We determined if changing the cell shape affects the organization of the cytoskeleton and the distribution of other organelles. In order to control the large scale cell shape, we used 3D biochips with the same surface area but increasing aspect ratio (AR, circles 1:1 to ellipses 1:8) (Fig. 3a). We investigated how cell shape affects cytoskeletal organization since the two are tightly interwoven45,46,47. Actin stress fibers increasingly oriented themselves along the long axis of the cell as the aspect ratio increased (Fig. 3b), indicating that the cells were responding to the mechanical forces and tension exerted by the substrate48. It has been shown in several cell types that nuclear shape is tightly coupled to cell shape49. Nuclear aspect ratio increased with cellular aspect ratio (Fig. 3c,d) while nuclear size (area, in µm2) decreased with increasing cell aspect ratio (Fig. 3e). The nuclei became increasingly oriented along the major axis of the cell as the whole-cell aspect ratio increased, evidenced by polar graphs showing the orientation histograms of nuclei of cells in increasing cell AR (Fig. 3f). Circular shaped cells showed a random nuclear orientation whereas increasing the cellular aspect ratio progressively oriented the nucleus in the geometric center of the cell. PM-nuclear distance in the major axis of the cell increased with cell aspect ratio (Fig. 3h) while the PM-nuclear distance in the minor axis decreased with cell aspect ratio (Fig. 3i). These results indicate that in VSMC, cell elongation resulted in nuclear elongation, reduced nuclear size, and a decrease in the PM-nuclear distance in the minor axis of the cell (i.e. near the center of the cell). In addition to the nucleus, spatial arrangement of the microtubules also changed with aspect ratio. Microtubules became highly aligned and increasingly sparser in the cell tips compared to the cell body as the cell aspect ratio increased (Supplementary Fig. 1). Because cytoskeletal organization plays an important role in the distribution of many organelles50,51, we visualized the effect of cell shape on the bulk distribution and location of the mitochondria (Supplementary Fig. 2), endosomes (Supplementary Fig. 3) and Golgi membrane (Supplementary Fig. 4). No clear trends were seen in the distribution of these organelles for different cell shapes. It has been reported that well-differentiated VSMCs have a characteristic central distribution of the endomembrane system25. Because SR stores Ca2+, which controls both excitation-transcription coupling and contractility in VSMC52 , we focused on SR distribution as a function of cell shape, using calnexin (Fig. 3j), protein disulfide isomerase (Fig. 3k), reticulon-4 (Fig. 3l) and bodipy glibenclamide (Supplementary Fig. 5) as SR markers. All four markers show that in circular cells, the SR was spread uniformly throughout the cell; increased aspect ratio induced the SR to localize in the perinuclear region and become significantly sparser, and mainly tubular, in the cell tips (Fig. 3j–l, Supplementary Fig. 5). Upon close inspection of Airy scan images of these SR markers, we qualitatively observe that in circular cells, the SR appeared to be equidistant from the plasma membrane along the periphery, i.e. there were no angular variations of PM–SR distance, while elliptical cells show a large angular variation in the PM–SR distance (Fig. 3d,e bottom panels and Supplementary Fig. 5, inset). Thus, we show that cell shape affects not only cytoskeletal organization, but also affects nuclear shape and PM-nuclear distances, and organelle distribution.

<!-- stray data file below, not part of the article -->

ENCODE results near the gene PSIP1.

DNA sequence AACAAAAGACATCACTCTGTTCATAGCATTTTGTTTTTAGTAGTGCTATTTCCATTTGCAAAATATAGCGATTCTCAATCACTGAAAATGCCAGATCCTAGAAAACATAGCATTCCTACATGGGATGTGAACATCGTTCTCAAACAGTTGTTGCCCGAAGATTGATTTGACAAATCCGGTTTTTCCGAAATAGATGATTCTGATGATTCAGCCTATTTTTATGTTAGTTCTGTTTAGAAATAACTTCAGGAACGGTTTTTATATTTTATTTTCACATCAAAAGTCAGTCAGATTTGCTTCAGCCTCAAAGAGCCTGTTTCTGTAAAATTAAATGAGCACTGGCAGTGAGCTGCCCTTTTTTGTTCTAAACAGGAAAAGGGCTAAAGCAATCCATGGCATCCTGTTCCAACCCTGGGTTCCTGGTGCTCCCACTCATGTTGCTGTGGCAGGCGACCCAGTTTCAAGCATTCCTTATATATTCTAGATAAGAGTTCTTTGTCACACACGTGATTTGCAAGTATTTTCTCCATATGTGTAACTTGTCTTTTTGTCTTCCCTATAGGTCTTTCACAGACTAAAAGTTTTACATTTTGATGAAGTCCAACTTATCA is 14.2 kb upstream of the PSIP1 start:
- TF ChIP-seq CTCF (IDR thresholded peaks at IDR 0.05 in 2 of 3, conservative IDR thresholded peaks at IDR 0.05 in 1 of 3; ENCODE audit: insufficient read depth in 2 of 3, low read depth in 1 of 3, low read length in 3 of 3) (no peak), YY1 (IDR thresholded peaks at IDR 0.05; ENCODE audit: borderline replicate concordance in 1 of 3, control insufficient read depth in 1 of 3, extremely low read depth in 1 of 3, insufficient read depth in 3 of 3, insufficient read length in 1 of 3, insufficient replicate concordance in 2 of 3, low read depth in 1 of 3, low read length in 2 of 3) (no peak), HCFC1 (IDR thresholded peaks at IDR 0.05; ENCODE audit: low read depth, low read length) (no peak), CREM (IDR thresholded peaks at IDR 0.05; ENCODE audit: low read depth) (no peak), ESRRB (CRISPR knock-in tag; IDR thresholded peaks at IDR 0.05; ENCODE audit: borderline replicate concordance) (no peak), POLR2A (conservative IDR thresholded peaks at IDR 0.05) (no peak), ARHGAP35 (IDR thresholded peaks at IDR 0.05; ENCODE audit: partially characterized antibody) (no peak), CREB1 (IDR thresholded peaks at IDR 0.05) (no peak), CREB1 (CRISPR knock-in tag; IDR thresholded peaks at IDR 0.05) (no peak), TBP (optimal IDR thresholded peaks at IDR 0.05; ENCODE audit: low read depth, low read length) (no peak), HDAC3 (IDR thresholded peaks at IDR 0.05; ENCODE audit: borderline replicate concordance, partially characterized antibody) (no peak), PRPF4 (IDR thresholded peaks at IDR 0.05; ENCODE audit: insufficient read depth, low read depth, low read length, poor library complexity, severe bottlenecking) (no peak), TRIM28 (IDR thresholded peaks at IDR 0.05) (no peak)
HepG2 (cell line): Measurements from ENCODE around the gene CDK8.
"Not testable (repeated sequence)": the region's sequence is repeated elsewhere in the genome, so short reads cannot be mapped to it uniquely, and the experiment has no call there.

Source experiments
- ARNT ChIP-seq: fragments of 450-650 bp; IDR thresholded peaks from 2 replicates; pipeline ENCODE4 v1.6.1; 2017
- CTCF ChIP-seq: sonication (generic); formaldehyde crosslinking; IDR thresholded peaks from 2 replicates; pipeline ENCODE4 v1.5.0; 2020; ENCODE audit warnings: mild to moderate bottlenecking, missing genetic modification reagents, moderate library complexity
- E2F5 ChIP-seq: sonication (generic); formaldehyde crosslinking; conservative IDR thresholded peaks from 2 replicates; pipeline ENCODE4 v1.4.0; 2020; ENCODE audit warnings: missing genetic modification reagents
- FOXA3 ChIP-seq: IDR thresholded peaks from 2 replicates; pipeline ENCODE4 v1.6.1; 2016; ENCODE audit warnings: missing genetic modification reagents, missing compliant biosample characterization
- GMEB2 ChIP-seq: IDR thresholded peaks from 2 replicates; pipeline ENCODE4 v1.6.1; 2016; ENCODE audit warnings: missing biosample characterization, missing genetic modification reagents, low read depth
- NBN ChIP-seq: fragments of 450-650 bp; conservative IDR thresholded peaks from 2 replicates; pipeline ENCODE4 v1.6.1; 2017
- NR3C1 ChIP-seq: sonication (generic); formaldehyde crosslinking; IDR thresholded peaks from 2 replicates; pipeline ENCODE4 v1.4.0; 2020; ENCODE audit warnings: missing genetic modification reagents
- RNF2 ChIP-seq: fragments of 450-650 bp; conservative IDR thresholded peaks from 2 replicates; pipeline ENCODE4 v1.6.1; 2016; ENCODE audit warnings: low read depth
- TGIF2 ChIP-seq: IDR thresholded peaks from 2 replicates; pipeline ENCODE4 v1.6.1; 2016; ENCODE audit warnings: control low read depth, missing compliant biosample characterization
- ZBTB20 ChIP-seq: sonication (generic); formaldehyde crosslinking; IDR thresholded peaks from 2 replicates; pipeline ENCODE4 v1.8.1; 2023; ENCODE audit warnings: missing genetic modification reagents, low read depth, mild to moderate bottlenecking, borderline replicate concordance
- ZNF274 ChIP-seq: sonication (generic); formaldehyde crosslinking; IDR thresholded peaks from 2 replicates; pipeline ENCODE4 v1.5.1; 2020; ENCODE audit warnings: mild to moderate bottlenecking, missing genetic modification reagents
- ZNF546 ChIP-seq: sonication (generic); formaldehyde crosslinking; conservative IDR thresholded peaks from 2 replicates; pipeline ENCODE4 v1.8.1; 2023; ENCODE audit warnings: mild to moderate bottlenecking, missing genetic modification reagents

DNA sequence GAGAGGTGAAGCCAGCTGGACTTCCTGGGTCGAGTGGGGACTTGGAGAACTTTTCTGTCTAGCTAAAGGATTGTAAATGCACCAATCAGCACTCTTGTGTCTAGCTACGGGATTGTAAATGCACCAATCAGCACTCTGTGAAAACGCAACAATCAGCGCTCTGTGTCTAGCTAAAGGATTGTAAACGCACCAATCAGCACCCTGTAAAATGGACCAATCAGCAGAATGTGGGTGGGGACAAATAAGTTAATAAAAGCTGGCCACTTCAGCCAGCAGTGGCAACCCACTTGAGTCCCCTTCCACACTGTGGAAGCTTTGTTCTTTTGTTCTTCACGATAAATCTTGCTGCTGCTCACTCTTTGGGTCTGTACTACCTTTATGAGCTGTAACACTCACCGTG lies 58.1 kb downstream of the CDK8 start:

Figure 3
figure 3

Cell shape impacts cytoskeletal organization and organelle location. Whole cell shape changes location and distribution of subcellular organelles in a systematic manner. (a) Biomimetic, microfabricated surfaces with graded aspect ratios fine-tune the shape of VSMC and its enclosed organelles. (b) Actin organization is dependent on cell shape. (c) Cell shape affects nuclear shape, size and distance to PM. Representative images of VSMC compliant in patterns with increasing AR stained for DAPI. Scatterplots of whole aspect ratio versus (d) nuclear aspect ratio (e) size (area µm2) (f) orientation with respect to the major axis of the cell (NAR1:1 = 82, NAR1:2 = 60, NAR1:4 = 45, NAR1:6 = 65, NAR1:8 = 54). (g) Relationship between whole cell shape and PM-nuclear distance was determined by segmenting cell and nuclear boundaries with Actin Green and DAPI respectively. Distances between nuclear and plasma membrane boundaries were measured along the long and short axes of the nucleus. (h) Increasing the cellular aspect ratio increases the distance between the nucleus and the plasma membrane in the major axis of the cell while (i) decreasing the PM-nuclear distance in the minor axis of the cell (**p ≤ 0.05, ***p ≤ 0.0001, two-tailed t-test). (jl) SR distribution in VSMC seeded in AR 1:1 to 1:8 staining for SR membrane markers (panels below show 5 x magnified Airy scan images of tip and body of images shown) (j) calnexin (k) protein disulfide isomerase (PDI) and (l) reticulon-4. Scale bars shown are 10 µm.

Figure 4
figure 4